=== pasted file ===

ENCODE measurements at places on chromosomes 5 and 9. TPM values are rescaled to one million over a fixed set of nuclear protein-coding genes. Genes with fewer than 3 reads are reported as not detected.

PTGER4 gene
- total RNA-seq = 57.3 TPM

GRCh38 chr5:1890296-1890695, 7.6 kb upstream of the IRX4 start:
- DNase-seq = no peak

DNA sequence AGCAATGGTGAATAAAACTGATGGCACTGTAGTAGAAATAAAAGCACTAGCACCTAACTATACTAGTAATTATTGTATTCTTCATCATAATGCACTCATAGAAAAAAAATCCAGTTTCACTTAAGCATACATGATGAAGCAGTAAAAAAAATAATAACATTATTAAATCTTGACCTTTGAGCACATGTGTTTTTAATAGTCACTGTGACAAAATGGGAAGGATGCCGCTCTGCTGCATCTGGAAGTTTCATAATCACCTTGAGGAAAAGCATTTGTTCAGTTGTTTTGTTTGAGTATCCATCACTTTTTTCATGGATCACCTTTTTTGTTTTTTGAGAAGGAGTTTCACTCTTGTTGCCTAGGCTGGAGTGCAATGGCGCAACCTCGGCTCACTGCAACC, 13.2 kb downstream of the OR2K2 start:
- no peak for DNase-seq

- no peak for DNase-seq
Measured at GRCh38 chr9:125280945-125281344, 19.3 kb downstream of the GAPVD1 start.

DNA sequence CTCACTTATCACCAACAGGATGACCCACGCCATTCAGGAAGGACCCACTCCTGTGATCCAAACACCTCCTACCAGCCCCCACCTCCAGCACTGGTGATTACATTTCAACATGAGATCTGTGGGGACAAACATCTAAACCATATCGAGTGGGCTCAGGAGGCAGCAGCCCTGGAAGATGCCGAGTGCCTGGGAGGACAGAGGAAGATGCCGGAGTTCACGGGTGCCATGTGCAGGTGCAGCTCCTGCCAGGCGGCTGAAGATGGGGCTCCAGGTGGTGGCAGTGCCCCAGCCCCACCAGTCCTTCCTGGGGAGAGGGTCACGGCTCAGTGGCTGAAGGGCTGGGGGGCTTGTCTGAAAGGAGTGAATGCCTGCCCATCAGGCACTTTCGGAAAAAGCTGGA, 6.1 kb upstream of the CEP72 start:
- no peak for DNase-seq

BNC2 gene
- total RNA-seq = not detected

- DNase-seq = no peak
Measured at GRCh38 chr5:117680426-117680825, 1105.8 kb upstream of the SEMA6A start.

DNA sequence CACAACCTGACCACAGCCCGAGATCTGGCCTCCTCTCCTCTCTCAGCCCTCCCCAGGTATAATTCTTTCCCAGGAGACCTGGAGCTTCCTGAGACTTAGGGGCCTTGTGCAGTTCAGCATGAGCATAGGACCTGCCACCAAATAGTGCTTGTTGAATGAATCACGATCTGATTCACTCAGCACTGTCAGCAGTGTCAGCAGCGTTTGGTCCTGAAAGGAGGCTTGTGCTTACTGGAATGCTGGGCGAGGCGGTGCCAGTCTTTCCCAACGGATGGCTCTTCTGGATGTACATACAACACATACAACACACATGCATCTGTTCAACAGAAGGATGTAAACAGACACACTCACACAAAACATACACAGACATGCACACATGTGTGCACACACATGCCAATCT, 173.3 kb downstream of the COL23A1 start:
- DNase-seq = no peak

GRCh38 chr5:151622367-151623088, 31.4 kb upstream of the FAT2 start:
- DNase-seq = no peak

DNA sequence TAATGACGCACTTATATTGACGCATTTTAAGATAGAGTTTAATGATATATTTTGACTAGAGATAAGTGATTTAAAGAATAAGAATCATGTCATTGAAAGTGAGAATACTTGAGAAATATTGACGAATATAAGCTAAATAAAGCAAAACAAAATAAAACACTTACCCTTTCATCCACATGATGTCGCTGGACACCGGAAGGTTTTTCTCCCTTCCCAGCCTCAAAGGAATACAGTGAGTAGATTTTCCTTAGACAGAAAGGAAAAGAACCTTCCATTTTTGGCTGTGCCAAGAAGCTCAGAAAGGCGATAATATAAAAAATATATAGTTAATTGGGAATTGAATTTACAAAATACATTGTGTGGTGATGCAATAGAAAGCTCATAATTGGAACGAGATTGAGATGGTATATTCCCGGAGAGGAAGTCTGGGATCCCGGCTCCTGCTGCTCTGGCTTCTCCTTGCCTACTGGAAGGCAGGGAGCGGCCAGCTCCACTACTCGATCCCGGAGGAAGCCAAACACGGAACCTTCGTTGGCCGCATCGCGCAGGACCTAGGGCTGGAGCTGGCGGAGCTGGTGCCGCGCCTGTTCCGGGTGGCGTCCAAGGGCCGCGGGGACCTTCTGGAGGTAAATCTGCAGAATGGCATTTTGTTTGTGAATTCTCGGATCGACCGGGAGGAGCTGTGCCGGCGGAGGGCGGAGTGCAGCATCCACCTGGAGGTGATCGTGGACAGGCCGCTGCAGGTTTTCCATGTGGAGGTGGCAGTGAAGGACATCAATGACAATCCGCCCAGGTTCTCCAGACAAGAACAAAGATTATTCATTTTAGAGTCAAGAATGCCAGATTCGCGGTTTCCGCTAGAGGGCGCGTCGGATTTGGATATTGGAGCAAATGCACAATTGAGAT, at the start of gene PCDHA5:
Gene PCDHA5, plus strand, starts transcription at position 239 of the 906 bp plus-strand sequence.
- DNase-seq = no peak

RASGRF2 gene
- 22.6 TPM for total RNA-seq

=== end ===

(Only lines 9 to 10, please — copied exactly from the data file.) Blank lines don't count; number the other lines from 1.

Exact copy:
Measured at GRCh38 chr9:125280945-125281344, 19.3 kb downstream of the GAPVD1 start.

DNA sequence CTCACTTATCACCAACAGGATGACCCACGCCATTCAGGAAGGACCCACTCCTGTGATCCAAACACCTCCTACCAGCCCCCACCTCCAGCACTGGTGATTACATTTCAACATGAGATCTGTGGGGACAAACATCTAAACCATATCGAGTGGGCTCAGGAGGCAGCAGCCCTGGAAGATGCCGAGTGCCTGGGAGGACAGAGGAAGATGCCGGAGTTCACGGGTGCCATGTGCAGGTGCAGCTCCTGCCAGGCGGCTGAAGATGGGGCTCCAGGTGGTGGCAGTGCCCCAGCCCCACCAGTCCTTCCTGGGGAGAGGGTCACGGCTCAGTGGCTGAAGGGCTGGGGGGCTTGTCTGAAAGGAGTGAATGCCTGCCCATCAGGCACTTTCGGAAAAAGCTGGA, 6.1 kb upstream of the CEP72 start: